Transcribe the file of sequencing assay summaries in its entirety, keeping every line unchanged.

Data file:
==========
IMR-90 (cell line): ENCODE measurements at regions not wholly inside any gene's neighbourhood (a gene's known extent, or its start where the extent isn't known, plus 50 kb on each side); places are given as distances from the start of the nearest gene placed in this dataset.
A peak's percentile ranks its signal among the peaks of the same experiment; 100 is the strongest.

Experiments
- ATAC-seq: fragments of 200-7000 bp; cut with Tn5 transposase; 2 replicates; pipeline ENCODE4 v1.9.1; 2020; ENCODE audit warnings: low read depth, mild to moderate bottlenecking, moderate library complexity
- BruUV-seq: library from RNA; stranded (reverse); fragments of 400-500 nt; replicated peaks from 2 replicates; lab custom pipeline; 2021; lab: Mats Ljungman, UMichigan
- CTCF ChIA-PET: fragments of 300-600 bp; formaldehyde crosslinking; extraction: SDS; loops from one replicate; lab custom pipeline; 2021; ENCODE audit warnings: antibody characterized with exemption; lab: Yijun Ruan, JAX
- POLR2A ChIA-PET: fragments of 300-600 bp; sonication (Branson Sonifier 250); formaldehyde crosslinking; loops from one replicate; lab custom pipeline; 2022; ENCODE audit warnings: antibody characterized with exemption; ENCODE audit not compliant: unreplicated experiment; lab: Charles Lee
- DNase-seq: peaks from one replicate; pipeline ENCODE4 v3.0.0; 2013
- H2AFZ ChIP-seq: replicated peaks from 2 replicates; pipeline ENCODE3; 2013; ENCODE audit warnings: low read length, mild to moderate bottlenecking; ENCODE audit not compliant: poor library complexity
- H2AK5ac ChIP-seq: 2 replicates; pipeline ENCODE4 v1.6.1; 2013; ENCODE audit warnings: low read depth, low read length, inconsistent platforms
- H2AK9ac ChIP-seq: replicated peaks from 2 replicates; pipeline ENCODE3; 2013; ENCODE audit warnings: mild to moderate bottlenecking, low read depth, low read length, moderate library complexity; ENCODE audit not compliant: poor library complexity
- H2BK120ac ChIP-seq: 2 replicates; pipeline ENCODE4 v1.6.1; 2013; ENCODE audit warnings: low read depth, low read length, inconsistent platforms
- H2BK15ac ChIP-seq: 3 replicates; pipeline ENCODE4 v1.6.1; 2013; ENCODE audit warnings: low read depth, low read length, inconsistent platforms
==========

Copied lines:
IMR-90 (cell line): ENCODE measurements at regions not wholly inside any gene's neighbourhood (a gene's known extent, or its start where the extent isn't known, plus 50 kb on each side); places are given as distances from the start of the nearest gene placed in this dataset.
A peak's percentile ranks its signal among the peaks of the same experiment; 100 is the strongest.

Experiments
- ATAC-seq: fragments of 200-7000 bp; cut with Tn5 transposase; 2 replicates; pipeline ENCODE4 v1.9.1; 2020; ENCODE audit warnings: low read depth, mild to moderate bottlenecking, moderate library complexity
- BruUV-seq: library from RNA; stranded (reverse); fragments of 400-500 nt; replicated peaks from 2 replicates; lab custom pipeline; 2021; lab: Mats Ljungman, UMichigan
- CTCF ChIA-PET: fragments of 300-600 bp; formaldehyde crosslinking; extraction: SDS; loops from one replicate; lab custom pipeline; 2021; ENCODE audit warnings: antibody characterized with exemption; lab: Yijun Ruan, JAX
- POLR2A ChIA-PET: fragments of 300-600 bp; sonication (Branson Sonifier 250); formaldehyde crosslinking; loops from one replicate; lab custom pipeline; 2022; ENCODE audit warnings: antibody characterized with exemption; ENCODE audit not compliant: unreplicated experiment; lab: Charles Lee
- DNase-seq: peaks from one replicate; pipeline ENCODE4 v3.0.0; 2013
- H2AFZ ChIP-seq: replicated peaks from 2 replicates; pipeline ENCODE3; 2013; ENCODE audit warnings: low read length, mild to moderate bottlenecking; ENCODE audit not compliant: poor library complexity
- H2AK5ac ChIP-seq: 2 replicates; pipeline ENCODE4 v1.6.1; 2013; ENCODE audit warnings: low read depth, low read length, inconsistent platforms
- H2AK9ac ChIP-seq: replicated peaks from 2 replicates; pipeline ENCODE3; 2013; ENCODE audit warnings: mild to moderate bottlenecking, low read depth, low read length, moderate library complexity; ENCODE audit not compliant: poor library complexity
- H2BK120ac ChIP-seq: 2 replicates; pipeline ENCODE4 v1.6.1; 2013; ENCODE audit warnings: low read depth, low read length, inconsistent platforms
- H2BK15ac ChIP-seq: 3 replicates; pipeline ENCODE4 v1.6.1; 2013; ENCODE audit warnings: low read depth, low read length, inconsistent platforms